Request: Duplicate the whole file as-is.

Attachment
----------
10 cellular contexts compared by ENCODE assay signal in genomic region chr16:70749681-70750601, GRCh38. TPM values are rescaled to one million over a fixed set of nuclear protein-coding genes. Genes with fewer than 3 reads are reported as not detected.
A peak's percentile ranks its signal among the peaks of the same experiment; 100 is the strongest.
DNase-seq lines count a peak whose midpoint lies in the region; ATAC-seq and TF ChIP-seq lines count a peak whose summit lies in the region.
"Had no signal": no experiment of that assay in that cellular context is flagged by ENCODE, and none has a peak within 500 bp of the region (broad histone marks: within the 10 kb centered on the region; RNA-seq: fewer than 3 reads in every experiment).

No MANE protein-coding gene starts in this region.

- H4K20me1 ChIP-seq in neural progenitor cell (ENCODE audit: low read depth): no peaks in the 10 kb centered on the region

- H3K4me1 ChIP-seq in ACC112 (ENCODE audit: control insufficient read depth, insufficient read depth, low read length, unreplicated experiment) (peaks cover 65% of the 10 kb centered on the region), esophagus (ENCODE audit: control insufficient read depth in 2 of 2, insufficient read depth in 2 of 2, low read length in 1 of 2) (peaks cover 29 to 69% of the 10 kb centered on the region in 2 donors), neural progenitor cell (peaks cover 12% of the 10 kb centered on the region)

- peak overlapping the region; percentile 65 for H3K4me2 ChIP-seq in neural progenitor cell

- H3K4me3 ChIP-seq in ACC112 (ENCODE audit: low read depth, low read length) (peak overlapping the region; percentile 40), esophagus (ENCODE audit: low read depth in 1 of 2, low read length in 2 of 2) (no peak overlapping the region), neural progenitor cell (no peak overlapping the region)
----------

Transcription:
10 cellular contexts compared by ENCODE assay signal in genomic region chr16:70749681-70750601, GRCh38. TPM values are rescaled to one million over a fixed set of nuclear protein-coding genes. Genes with fewer than 3 reads are reported as not detected.
A peak's percentile ranks its signal among the peaks of the same experiment; 100 is the strongest.
DNase-seq lines count a peak whose midpoint lies in the region; ATAC-seq and TF ChIP-seq lines count a peak whose summit lies in the region.
"Had no signal": no experiment of that assay in that cellular context is flagged by ENCODE, and none has a peak within 500 bp of the region (broad histone marks: within the 10 kb centered on the region; RNA-seq: fewer than 3 reads in every experiment).

No MANE protein-coding gene starts in this region.

- H4K20me1 ChIP-seq in neural progenitor cell (ENCODE audit: low read depth): no peaks in the 10 kb centered on the region

- H3K4me1 ChIP-seq in ACC112 (ENCODE audit: control insufficient read depth, insufficient read depth, low read length, unreplicated experiment) (peaks cover 65% of the 10 kb centered on the region), esophagus (ENCODE audit: control insufficient read depth in 2 of 2, insufficient read depth in 2 of 2, low read length in 1 of 2) (peaks cover 29 to 69% of the 10 kb centered on the region in 2 donors), neural progenitor cell (peaks cover 12% of the 10 kb centered on the region)

- peak overlapping the region; percentile 65 for H3K4me2 ChIP-seq in neural progenitor cell

- H3K4me3 ChIP-seq in ACC112 (ENCODE audit: low read depth, low read length) (peak overlapping the region; percentile 40), esophagus (ENCODE audit: low read depth in 1 of 2, low read length in 2 of 2) (no peak overlapping the region), neural progenitor cell (no peak overlapping the region)